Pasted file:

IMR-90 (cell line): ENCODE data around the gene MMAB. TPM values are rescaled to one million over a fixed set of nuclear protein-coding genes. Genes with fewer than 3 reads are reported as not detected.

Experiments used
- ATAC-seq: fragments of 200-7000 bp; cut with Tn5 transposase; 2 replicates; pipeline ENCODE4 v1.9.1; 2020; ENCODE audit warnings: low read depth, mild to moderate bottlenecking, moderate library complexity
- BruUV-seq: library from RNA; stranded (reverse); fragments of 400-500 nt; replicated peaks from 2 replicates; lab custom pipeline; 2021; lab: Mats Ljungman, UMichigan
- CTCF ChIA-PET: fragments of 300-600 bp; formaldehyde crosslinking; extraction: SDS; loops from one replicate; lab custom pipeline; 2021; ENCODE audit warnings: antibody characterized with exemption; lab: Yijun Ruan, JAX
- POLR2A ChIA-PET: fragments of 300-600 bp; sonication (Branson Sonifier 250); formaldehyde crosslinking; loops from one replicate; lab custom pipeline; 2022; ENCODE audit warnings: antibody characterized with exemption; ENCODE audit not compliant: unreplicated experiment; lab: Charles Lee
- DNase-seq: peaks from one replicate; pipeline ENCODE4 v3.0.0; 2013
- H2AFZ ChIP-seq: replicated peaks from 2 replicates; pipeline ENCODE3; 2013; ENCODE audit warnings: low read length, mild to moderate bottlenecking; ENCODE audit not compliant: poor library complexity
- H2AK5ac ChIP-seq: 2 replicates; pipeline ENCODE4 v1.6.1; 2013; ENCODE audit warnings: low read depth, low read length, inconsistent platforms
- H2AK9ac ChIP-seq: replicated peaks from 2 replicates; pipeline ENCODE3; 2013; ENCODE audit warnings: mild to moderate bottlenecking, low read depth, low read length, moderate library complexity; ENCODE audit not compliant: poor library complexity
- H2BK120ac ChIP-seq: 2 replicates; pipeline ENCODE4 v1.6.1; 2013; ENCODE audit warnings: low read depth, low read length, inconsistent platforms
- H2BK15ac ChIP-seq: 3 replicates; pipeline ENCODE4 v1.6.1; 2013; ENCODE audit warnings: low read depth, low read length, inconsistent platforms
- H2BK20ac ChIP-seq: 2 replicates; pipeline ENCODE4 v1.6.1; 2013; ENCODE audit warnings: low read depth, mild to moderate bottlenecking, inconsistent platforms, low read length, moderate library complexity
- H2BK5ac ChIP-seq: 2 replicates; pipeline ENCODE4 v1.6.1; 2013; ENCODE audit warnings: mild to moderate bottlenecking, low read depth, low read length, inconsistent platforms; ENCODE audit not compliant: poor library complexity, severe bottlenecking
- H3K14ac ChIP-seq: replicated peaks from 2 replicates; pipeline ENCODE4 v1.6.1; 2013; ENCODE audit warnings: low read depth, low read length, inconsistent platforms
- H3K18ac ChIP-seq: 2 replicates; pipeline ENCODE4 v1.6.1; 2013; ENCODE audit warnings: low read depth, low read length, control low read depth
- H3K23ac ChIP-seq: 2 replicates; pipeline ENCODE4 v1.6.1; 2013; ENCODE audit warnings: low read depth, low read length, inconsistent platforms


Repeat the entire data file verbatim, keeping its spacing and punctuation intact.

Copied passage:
IMR-90 (cell line): ENCODE data around the gene MMAB. TPM values are rescaled to one million over a fixed set of nuclear protein-coding genes. Genes with fewer than 3 reads are reported as not detected.

Experiments used
- ATAC-seq: fragments of 200-7000 bp; cut with Tn5 transposase; 2 replicates; pipeline ENCODE4 v1.9.1; 2020; ENCODE audit warnings: low read depth, mild to moderate bottlenecking, moderate library complexity
- BruUV-seq: library from RNA; stranded (reverse); fragments of 400-500 nt; replicated peaks from 2 replicates; lab custom pipeline; 2021; lab: Mats Ljungman, UMichigan
- CTCF ChIA-PET: fragments of 300-600 bp; formaldehyde crosslinking; extraction: SDS; loops from one replicate; lab custom pipeline; 2021; ENCODE audit warnings: antibody characterized with exemption; lab: Yijun Ruan, JAX
- POLR2A ChIA-PET: fragments of 300-600 bp; sonication (Branson Sonifier 250); formaldehyde crosslinking; loops from one replicate; lab custom pipeline; 2022; ENCODE audit warnings: antibody characterized with exemption; ENCODE audit not compliant: unreplicated experiment; lab: Charles Lee
- DNase-seq: peaks from one replicate; pipeline ENCODE4 v3.0.0; 2013
- H2AFZ ChIP-seq: replicated peaks from 2 replicates; pipeline ENCODE3; 2013; ENCODE audit warnings: low read length, mild to moderate bottlenecking; ENCODE audit not compliant: poor library complexity
- H2AK5ac ChIP-seq: 2 replicates; pipeline ENCODE4 v1.6.1; 2013; ENCODE audit warnings: low read depth, low read length, inconsistent platforms
- H2AK9ac ChIP-seq: replicated peaks from 2 replicates; pipeline ENCODE3; 2013; ENCODE audit warnings: mild to moderate bottlenecking, low read depth, low read length, moderate library complexity; ENCODE audit not compliant: poor library complexity
- H2BK120ac ChIP-seq: 2 replicates; pipeline ENCODE4 v1.6.1; 2013; ENCODE audit warnings: low read depth, low read length, inconsistent platforms
- H2BK15ac ChIP-seq: 3 replicates; pipeline ENCODE4 v1.6.1; 2013; ENCODE audit warnings: low read depth, low read length, inconsistent platforms
- H2BK20ac ChIP-seq: 2 replicates; pipeline ENCODE4 v1.6.1; 2013; ENCODE audit warnings: low read depth, mild to moderate bottlenecking, inconsistent platforms, low read length, moderate library complexity
- H2BK5ac ChIP-seq: 2 replicates; pipeline ENCODE4 v1.6.1; 2013; ENCODE audit warnings: mild to moderate bottlenecking, low read depth, low read length, inconsistent platforms; ENCODE audit not compliant: poor library complexity, severe bottlenecking
- H3K14ac ChIP-seq: replicated peaks from 2 replicates; pipeline ENCODE4 v1.6.1; 2013; ENCODE audit warnings: low read depth, low read length, inconsistent platforms
- H3K18ac ChIP-seq: 2 replicates; pipeline ENCODE4 v1.6.1; 2013; ENCODE audit warnings: low read depth, low read length, control low read depth
- H3K23ac ChIP-seq: 2 replicates; pipeline ENCODE4 v1.6.1; 2013; ENCODE audit warnings: low read depth, low read length, inconsistent platforms